The municipal wireless Internet market is a new industry, he said, with the outdoor citywide industry only about 2 or 3 years old. Most of the activity has only happened in the past year, and there are only a handful of companies in the country with any hands-on experience with the technology.
“I could only name 15-20 companies in the U.S. that would be qualified to install something like this, and that’s just the installation,” he said. “Plus, whoever owns the network will probably have to put up a performance bond, so you’ve got financial hurdles, as well.”
As such, Stark said it would be a “very unique” situation to have any local providers with the ability to manage such a project. But there will likely be opportunity for local companies to get involved, Stark said. The selected vendor will likely use local subcontractors for much of the work, especially electricians. Plus, there is a possibility that there will be an opportunity for local ISPs to operate on the network as resellers. This was the case with EarthLink — the nation’s largest independent ISP — in Philadelphia.
“This could be an outstanding platform for them to become a retailer on someone else’s network without having to invest several million dollars,” Stark said. “EarthLink wants other people to use its network because by themselves they might have a hard time making it profitable.”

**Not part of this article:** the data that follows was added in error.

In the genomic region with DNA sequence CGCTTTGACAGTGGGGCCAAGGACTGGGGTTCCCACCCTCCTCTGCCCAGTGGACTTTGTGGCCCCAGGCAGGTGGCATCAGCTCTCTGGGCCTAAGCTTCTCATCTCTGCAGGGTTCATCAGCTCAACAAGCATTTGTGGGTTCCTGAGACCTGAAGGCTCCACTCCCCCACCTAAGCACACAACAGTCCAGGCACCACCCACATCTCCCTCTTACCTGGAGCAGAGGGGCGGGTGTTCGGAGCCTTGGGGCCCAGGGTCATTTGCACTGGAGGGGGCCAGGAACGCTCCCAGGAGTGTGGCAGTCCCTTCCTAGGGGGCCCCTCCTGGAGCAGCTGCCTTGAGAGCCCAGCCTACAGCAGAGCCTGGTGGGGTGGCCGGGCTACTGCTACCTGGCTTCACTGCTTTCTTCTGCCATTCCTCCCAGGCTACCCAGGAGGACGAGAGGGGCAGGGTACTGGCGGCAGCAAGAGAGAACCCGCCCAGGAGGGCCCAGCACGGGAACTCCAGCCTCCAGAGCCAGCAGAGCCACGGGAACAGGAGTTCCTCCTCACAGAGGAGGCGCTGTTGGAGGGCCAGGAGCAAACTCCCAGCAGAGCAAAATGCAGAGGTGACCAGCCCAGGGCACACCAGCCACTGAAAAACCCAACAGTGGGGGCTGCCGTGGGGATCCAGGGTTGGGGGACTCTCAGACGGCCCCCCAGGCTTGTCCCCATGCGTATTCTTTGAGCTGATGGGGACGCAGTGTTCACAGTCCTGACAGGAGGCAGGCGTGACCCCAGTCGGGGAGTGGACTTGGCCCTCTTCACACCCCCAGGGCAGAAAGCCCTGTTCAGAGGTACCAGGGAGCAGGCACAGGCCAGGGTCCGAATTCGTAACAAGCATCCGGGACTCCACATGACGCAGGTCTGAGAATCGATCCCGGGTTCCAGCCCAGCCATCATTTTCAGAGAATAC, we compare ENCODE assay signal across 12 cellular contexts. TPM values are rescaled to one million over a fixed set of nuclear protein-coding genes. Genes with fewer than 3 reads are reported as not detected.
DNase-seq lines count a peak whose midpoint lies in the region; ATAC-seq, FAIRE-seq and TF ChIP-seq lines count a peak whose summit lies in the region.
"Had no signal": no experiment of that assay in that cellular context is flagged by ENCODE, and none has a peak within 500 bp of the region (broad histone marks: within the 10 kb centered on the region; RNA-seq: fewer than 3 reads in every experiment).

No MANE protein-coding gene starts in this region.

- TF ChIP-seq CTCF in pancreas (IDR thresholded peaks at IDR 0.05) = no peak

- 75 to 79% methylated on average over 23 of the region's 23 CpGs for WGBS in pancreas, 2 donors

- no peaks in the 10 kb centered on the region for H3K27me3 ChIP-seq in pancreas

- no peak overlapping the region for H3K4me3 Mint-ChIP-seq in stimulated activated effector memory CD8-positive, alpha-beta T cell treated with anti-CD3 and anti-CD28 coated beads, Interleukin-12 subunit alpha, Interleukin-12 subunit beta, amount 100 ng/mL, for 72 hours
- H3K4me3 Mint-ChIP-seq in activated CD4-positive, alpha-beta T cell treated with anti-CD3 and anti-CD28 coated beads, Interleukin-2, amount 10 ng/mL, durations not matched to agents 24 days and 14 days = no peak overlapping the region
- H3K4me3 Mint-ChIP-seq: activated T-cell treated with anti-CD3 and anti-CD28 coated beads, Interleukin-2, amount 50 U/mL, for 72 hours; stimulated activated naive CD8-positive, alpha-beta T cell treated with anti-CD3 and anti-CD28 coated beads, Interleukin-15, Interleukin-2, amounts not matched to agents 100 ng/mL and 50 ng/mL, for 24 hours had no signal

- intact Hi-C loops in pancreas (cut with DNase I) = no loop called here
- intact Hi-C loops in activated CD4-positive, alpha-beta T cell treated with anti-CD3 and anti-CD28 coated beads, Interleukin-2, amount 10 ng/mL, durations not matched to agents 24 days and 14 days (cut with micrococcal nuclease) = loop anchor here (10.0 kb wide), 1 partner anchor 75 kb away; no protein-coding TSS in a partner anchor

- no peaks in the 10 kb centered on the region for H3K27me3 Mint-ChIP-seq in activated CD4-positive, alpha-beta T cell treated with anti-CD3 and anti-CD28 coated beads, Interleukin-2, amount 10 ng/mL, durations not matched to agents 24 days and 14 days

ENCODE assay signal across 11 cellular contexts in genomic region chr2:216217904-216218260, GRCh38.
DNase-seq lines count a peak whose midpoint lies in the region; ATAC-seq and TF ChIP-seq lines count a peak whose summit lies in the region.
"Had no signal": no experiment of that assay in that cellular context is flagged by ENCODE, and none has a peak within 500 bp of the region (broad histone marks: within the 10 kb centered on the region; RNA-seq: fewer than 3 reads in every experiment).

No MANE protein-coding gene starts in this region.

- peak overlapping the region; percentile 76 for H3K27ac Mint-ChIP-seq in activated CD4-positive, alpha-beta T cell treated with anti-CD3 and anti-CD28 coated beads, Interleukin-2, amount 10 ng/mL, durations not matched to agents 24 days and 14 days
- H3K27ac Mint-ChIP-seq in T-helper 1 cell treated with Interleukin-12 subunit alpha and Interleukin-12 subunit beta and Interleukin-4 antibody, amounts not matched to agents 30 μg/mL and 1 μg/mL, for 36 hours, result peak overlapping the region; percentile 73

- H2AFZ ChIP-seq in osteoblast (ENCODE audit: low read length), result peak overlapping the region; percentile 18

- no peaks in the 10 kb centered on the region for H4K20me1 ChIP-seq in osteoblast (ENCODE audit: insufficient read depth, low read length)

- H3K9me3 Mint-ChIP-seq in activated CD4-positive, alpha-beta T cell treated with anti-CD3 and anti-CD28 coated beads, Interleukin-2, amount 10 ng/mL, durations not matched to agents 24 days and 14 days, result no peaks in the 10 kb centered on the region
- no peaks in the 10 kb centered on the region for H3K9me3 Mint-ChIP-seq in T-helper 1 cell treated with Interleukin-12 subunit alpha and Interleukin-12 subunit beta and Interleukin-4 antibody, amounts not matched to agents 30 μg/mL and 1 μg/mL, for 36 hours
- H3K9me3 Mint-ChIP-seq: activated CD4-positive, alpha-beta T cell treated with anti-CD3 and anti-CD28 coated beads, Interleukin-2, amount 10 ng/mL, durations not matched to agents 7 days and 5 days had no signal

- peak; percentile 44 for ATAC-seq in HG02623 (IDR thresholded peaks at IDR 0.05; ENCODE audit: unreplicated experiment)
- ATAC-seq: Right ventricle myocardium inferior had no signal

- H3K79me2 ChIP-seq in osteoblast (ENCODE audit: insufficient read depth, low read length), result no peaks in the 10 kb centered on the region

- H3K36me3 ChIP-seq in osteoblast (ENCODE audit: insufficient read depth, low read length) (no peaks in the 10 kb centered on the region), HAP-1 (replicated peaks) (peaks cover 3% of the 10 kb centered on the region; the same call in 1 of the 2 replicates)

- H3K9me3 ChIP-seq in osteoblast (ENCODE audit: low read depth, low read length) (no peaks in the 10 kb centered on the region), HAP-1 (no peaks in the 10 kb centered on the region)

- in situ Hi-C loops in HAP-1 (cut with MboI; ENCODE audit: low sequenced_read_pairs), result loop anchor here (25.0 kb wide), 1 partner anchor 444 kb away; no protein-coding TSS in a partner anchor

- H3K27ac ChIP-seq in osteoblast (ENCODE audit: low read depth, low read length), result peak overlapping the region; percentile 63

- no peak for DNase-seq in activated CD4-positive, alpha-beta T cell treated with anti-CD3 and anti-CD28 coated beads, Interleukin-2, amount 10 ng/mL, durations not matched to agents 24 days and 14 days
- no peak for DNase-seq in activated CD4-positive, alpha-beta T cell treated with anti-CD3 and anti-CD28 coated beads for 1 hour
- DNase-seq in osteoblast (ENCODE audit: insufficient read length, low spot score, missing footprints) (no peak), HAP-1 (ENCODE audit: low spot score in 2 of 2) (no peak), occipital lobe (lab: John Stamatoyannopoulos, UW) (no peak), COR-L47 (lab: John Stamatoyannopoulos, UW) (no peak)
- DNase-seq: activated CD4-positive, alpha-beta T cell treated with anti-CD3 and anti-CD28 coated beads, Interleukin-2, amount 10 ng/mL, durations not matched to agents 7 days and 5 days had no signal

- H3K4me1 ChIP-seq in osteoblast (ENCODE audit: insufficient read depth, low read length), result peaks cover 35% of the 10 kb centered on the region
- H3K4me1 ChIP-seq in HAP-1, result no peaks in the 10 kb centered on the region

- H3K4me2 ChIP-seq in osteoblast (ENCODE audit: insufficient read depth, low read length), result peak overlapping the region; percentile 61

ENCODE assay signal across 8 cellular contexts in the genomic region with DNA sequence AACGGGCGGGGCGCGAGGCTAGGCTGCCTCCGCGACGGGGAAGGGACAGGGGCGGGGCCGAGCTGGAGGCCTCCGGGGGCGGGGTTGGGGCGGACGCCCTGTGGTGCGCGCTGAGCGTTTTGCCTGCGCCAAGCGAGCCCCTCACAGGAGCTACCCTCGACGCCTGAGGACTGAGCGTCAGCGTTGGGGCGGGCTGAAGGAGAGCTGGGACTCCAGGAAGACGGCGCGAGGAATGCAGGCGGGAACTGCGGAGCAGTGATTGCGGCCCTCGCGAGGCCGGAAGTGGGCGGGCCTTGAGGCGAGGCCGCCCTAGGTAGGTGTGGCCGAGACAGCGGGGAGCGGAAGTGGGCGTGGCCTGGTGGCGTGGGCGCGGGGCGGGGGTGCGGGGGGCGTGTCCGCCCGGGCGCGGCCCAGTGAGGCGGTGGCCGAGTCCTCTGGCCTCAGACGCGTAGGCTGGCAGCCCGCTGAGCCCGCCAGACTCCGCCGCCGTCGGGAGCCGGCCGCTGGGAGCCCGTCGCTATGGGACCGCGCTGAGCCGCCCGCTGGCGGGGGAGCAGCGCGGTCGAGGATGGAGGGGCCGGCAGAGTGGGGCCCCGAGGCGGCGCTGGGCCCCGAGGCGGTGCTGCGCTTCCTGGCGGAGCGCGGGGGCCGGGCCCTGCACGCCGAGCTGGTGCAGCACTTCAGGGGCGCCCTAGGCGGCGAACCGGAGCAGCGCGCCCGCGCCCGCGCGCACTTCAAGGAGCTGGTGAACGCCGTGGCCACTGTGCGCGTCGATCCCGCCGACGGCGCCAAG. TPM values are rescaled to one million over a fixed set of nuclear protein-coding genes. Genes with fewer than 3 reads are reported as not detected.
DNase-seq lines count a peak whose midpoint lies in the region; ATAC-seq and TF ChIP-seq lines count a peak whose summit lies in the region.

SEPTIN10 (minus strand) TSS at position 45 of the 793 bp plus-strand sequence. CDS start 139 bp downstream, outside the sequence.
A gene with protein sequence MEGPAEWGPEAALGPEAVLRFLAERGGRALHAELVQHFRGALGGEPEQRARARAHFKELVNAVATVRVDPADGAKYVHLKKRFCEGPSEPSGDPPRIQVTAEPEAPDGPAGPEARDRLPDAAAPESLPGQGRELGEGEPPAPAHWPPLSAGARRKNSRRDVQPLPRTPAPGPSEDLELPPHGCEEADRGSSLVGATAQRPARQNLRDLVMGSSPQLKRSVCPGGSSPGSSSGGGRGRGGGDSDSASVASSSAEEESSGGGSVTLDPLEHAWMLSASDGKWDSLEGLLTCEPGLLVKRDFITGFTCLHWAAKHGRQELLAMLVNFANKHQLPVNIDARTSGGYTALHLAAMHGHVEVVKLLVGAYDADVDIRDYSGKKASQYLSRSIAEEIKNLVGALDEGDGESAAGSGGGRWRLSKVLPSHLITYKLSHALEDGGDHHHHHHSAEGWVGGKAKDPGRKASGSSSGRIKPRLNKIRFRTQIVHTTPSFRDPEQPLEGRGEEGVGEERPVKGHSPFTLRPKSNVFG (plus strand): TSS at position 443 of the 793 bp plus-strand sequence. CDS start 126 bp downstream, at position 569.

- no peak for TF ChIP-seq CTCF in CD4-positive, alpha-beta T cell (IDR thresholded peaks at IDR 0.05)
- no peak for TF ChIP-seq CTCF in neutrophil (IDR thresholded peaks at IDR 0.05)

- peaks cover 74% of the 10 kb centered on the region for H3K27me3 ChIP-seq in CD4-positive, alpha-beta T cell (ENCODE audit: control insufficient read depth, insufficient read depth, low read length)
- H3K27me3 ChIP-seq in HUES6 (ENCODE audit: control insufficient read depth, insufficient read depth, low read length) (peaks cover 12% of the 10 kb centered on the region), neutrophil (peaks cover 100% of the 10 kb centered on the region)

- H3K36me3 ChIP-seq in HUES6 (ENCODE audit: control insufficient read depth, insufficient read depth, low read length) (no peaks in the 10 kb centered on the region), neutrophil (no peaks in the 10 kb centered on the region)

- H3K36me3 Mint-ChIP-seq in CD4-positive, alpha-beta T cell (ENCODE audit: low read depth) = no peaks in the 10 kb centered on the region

At Atomic Object, Karlesky has hopes to participate in the project, he said, but doesn’t view it as a profit center. Instead, Atomic Object hopes to use it to further internal goals for community involvement, and also, perhaps, as a feather in its cap.
“Some of the city’s goals are to bridge the digital divide and feed community development,” he said. “We have the desire and resources to support something like that; why not put something to good use beyond dollars and cents?”
As for FreedomNet, Steensma said the company will maintain a commitment to the community, if not the project.
“We moved downtown so we could be in the Renaissance Zone, to make a statement in terms of our beliefs about reinventing this community and being a part of it,” he said. “It’s our fundamental belief that 99 percent of the economic development problems exist right here. … We’re bringing high-tech jobs to downtown. And regardless of what everyone else does in the marketplace, we will have a significant presence.
“The city won’t lose anything if they bring someone else in.”
Rachel Lee, a development associate for Bazzani Associates and lead volunteer for the Wealthy Theatre demonstration site, believes that involvement is a necessity for the project’s success, but that might not be as vendors or contractors.
It’s more important for those that are involved in building the network to have an understanding of how to acclimate residents to its use.
She believed the Wealthy Theatre project was so successful — 14,000 users in 100 days — because of the outreach efforts of ADC, an out-of-state firm.
“They understood the importance of getting word out to the neighbors,” she said. “It is important to involve the local community, but it’s important for them to understand how to communicate with the neighborhood, too.”